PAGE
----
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11 Ways to Completely Ruin Your setting an expiry date or a maximum age in the http headers for static resources

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I recently found myself setting in the headers of static resources, especially in Rails applications, which can have a lot of pages with long URLs. The URLs are set at and they use the protocol. I didn’t want to keep the resource URLs at or in the default domain name, such as mysite.com. I wanted to use a different domain name and set the resource URLs to be at or domain.com/resource.

It’s easy to have the URLs for static resources set to the default domain name by simply specifying a hostname in the URL in your application’s configuration. It’s also easy to set the default for other dynamic resources.

I know this is a weird one, but I’ve seen several times a request to set an expiry date for a resource, such as a database table. You can’t really do this manually in ASP or ASP.NET as its not really possible to set a max age on the server side. I know this because I’ve seen many situations where someone is setting an absolute date on the server side so the request will be treated as an absolute date in the HTTP response.

I dont know why I can’t set it manually.

I’m not sure if I’m the right person for this, but Ive seen people set the expiry-date for the resource to be set in a way that the server wouldn’t know. If you follow the example above, you can set the expiry-date in a way that the server knows and the client can do it.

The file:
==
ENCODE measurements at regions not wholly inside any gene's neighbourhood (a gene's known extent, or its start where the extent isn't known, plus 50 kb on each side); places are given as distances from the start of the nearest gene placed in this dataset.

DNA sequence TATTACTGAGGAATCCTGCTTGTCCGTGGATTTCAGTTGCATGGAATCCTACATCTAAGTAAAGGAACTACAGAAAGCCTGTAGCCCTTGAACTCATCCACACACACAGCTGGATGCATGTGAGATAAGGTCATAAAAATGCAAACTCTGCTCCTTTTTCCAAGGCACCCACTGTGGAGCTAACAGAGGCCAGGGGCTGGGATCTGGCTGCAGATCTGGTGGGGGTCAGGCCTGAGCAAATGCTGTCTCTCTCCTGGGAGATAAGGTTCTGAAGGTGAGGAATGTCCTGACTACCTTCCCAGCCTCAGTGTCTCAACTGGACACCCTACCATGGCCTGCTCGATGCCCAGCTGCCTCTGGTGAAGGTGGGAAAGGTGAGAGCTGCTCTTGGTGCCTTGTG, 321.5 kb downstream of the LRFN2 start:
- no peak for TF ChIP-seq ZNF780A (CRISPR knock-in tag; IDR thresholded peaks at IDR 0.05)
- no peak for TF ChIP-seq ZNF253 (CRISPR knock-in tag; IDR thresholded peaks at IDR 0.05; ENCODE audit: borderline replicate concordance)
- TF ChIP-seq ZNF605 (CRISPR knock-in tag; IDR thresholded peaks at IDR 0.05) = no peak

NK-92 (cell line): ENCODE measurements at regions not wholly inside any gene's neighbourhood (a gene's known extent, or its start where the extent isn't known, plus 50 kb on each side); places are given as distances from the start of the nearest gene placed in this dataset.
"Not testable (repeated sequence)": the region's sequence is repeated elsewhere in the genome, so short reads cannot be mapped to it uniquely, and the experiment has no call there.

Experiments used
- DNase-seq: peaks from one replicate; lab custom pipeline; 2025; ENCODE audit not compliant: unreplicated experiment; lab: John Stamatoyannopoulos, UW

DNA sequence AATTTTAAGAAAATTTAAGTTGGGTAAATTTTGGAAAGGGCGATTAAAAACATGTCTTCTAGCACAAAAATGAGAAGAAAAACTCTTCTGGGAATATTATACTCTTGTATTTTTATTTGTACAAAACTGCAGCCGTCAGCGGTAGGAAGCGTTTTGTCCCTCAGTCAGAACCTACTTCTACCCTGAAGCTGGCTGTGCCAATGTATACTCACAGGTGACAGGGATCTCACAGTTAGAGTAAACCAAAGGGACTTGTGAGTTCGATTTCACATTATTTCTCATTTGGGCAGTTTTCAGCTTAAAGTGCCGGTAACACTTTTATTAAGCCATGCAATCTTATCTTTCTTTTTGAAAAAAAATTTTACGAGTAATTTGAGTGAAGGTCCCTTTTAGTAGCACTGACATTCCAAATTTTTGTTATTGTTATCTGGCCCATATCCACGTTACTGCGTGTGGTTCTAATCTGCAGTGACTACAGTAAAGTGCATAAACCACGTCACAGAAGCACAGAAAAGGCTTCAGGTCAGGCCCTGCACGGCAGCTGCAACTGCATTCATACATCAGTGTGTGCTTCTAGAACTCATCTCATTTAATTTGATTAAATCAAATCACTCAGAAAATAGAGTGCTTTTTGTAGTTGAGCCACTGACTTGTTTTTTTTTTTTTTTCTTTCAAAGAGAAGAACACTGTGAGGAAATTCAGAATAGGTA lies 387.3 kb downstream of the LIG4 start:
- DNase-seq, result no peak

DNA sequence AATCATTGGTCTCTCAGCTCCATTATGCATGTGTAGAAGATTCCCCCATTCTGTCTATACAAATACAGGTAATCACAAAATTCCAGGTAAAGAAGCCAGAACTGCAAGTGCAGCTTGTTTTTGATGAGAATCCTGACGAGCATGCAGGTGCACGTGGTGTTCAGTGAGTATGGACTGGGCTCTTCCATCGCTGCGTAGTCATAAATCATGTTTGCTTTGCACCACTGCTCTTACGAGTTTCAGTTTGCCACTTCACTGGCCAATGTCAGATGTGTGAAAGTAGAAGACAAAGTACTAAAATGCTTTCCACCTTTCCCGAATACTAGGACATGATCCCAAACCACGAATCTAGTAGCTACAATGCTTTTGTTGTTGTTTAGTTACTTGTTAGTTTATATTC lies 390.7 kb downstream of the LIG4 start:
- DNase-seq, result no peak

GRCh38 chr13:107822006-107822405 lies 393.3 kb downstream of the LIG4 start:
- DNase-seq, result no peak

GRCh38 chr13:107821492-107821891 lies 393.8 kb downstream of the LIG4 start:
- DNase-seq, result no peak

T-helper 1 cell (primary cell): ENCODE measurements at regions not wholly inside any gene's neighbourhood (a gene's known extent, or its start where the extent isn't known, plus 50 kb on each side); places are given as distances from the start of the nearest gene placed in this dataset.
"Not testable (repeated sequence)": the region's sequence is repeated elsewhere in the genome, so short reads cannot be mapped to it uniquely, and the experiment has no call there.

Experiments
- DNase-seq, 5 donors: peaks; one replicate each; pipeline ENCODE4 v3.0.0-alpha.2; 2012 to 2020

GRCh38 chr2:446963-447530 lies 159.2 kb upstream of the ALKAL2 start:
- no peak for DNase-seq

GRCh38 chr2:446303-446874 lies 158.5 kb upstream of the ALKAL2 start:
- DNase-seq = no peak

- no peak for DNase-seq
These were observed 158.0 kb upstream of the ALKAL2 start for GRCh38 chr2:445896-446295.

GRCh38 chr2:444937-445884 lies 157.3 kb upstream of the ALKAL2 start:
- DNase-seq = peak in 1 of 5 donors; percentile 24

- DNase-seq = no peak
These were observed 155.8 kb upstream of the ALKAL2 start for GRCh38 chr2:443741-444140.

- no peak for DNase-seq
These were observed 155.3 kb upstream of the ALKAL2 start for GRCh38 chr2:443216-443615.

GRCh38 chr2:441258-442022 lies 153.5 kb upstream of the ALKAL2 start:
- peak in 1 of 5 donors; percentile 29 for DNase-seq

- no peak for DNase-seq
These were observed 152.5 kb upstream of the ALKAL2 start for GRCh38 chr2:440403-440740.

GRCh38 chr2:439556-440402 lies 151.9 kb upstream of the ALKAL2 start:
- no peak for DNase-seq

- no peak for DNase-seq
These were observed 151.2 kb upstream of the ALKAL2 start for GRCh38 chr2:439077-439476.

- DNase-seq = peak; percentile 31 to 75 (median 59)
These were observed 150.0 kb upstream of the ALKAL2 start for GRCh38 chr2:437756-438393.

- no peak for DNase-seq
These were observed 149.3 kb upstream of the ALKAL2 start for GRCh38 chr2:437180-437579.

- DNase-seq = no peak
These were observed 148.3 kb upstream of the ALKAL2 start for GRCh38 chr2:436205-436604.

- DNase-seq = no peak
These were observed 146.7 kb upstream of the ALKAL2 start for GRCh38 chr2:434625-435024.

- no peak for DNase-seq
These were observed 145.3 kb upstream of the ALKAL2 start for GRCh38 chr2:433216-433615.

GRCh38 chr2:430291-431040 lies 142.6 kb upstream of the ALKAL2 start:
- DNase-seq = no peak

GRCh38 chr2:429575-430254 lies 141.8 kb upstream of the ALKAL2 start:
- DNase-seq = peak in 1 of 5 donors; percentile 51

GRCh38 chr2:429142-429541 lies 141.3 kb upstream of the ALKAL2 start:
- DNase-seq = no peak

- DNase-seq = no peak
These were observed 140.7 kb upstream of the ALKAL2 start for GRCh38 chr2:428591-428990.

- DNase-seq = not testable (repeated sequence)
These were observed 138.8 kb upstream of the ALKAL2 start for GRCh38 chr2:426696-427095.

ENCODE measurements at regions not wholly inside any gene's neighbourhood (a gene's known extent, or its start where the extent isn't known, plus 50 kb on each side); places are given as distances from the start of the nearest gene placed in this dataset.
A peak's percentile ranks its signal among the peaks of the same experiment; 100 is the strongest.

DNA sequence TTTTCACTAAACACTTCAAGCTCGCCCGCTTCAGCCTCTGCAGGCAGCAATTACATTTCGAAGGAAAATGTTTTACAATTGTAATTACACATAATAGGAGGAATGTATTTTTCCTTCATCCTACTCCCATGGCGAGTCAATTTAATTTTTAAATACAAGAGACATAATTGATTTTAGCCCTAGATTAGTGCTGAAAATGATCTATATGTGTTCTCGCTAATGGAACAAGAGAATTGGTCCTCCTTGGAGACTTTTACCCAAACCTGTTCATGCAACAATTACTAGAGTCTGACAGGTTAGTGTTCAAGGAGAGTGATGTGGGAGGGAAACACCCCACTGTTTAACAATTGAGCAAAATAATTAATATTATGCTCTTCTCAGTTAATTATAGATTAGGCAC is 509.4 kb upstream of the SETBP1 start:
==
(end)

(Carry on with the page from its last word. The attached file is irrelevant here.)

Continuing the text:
When you set the expiry-date, the server will know and the client can actually do it. If you set the expiry-date in the request, the server may know and the client can do it. When you set the expiry-date in the request, the client knows and the server can do it.

One of the best examples of this is in one of my favorite articles of all time: The expiry-date in there is a max-age for the resource so it won’t be cached. Meaning that the resource will be removed from the cache after its expiry date.

The expiry-date in the request is only for the resource that was requested, not the resource that was set. As a result, the client can’t set it all up.

The expiry-date in the request is only for the resource that was requested, not the resource that was set. As a result, the client cant set it all up. This is one of the most common mistakes I see clients make when they set their expiry-date in the request.

It’s an easy to fix situation, but it is annoying. Static files (such as CSS, JS, and images) should be cached, but you have to decide what to do with the cached resource. If you want to set it to expire after a year, that’s fine. But if you want to set it to expire after a maximum age, that’s a little less fine. The default expiry-date is one year.

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